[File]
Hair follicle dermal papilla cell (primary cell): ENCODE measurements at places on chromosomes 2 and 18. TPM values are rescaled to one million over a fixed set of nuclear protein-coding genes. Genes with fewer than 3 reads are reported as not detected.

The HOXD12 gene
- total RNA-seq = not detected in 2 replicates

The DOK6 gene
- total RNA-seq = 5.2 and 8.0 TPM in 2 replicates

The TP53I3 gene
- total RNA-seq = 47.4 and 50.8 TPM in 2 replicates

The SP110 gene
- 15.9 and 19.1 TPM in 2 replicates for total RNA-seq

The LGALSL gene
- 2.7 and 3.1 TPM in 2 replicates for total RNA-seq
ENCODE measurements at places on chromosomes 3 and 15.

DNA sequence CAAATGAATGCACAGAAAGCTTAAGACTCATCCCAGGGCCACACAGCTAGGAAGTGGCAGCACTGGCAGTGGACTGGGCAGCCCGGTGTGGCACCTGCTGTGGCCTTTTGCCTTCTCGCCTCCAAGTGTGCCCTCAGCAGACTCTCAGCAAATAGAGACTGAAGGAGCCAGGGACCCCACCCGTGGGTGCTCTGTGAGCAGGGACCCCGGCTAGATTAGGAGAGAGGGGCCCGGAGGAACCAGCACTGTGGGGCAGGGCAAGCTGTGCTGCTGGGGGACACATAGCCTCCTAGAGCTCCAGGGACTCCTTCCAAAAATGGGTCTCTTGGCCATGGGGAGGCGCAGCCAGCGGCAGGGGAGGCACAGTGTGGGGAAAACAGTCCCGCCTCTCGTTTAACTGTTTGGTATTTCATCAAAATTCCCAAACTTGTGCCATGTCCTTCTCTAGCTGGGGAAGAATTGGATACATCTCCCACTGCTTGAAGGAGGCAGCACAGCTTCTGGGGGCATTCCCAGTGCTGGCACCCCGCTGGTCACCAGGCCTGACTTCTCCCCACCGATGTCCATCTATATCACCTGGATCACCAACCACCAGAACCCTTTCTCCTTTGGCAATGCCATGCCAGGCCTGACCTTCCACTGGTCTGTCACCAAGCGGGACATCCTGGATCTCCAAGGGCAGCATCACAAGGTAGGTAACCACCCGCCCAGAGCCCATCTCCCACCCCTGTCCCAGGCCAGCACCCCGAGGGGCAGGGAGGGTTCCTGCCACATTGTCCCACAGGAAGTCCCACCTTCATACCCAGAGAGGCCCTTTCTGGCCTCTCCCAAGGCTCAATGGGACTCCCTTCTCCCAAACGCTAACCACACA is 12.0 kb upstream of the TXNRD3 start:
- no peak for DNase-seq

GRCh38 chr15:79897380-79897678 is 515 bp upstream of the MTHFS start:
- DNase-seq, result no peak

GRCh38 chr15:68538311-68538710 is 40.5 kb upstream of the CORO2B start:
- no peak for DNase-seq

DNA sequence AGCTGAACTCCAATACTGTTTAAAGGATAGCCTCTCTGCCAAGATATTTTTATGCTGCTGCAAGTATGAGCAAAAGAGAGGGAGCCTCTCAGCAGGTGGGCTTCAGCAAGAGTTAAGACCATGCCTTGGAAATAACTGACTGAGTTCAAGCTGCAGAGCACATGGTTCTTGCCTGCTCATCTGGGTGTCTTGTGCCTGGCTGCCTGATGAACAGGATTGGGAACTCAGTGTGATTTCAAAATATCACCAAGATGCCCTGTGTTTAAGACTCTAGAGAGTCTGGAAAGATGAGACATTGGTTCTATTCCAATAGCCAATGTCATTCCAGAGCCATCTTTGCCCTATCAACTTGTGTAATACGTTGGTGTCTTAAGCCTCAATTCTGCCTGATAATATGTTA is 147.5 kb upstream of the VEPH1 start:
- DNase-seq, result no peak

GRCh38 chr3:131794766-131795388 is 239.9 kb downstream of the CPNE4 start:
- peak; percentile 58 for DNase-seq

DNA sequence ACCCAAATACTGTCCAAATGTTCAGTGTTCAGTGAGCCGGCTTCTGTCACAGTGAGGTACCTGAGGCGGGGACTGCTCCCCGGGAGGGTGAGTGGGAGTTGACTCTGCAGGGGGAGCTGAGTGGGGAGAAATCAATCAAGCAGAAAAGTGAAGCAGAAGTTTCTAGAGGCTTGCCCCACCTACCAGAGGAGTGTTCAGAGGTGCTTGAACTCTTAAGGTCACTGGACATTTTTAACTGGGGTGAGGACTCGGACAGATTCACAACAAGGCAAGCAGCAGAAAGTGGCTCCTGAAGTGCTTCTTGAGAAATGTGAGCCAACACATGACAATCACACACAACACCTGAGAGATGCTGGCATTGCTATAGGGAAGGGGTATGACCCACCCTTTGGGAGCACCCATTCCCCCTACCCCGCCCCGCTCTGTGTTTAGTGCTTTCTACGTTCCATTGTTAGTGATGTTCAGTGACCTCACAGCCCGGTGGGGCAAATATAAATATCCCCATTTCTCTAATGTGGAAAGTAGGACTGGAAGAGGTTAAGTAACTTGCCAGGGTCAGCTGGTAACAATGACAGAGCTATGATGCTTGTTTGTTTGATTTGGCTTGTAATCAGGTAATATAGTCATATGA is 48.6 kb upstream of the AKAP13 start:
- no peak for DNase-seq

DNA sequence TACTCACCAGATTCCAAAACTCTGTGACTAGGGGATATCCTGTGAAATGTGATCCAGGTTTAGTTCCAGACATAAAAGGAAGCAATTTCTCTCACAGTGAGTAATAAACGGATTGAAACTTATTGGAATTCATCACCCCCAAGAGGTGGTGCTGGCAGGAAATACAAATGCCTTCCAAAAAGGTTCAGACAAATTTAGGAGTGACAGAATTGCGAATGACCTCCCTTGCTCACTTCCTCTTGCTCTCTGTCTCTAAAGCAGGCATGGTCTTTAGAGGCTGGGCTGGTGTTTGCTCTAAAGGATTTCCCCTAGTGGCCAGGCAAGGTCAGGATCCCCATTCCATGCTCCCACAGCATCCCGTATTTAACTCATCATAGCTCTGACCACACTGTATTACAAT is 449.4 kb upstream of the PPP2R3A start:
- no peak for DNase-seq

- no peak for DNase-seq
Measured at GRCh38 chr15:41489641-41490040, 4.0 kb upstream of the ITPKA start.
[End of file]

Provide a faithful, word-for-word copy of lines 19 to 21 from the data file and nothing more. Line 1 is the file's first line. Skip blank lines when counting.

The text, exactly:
DNA sequence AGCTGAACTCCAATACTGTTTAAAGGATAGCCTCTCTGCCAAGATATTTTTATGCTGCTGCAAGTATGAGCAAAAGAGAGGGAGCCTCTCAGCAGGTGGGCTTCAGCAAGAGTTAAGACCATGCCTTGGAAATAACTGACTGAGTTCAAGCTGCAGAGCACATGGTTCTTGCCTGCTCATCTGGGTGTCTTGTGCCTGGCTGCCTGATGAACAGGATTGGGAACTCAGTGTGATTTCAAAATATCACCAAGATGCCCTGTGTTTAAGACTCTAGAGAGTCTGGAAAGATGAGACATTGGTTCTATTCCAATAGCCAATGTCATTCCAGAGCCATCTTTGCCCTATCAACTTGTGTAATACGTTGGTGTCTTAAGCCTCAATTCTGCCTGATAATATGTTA is 147.5 kb upstream of the VEPH1 start:
- DNase-seq, result no peak

GRCh38 chr3:131794766-131795388 is 239.9 kb downstream of the CPNE4 start: